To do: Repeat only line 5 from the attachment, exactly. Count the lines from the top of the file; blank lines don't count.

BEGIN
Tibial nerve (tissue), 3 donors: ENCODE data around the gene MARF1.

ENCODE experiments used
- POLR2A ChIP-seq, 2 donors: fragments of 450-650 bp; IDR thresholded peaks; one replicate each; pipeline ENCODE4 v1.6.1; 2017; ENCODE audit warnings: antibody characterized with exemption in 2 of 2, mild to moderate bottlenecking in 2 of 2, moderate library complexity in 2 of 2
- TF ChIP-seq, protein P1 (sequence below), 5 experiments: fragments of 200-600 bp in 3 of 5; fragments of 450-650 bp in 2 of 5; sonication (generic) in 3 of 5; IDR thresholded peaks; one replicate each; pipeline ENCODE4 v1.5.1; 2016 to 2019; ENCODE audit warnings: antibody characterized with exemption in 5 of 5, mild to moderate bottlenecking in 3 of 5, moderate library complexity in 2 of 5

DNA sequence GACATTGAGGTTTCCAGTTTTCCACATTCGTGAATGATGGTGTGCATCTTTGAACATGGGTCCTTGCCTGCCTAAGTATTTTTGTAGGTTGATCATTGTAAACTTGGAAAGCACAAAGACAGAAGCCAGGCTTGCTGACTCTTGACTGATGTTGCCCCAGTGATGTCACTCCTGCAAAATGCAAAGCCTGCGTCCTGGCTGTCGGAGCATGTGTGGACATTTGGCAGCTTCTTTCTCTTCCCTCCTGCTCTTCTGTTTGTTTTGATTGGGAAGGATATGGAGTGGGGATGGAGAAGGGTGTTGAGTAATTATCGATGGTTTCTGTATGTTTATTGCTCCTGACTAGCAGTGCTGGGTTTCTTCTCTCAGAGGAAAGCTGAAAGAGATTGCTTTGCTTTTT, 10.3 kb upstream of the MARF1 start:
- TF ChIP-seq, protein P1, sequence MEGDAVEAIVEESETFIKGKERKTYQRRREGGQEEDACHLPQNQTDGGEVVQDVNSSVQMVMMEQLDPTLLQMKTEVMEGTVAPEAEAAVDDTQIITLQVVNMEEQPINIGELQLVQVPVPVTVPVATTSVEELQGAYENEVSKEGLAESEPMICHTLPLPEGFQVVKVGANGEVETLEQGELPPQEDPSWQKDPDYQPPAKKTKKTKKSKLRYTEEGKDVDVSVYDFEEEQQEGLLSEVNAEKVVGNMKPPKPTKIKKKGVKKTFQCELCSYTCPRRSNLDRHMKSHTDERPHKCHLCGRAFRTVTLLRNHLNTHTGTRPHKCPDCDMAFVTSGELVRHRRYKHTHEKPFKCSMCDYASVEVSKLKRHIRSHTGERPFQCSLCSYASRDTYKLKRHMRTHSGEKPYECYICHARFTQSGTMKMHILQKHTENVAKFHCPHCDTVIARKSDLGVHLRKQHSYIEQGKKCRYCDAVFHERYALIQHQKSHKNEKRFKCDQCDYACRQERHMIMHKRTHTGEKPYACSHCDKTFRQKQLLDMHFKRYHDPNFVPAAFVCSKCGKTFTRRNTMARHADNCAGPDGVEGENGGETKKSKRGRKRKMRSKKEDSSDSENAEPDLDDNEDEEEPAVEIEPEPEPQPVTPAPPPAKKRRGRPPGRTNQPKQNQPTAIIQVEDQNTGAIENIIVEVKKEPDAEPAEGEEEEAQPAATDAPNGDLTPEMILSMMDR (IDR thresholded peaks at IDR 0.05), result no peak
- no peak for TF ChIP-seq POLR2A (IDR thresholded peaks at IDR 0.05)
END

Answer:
DNA sequence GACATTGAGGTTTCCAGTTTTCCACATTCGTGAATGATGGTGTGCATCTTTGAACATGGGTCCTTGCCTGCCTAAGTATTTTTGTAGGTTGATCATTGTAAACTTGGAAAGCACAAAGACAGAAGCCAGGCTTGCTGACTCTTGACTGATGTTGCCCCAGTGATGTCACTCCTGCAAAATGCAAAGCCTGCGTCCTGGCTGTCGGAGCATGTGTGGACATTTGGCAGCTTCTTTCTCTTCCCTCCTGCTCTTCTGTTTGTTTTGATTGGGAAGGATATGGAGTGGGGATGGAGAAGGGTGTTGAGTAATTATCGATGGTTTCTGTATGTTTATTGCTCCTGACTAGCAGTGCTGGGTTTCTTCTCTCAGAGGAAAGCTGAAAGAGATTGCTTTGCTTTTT, 10.3 kb upstream of the MARF1 start: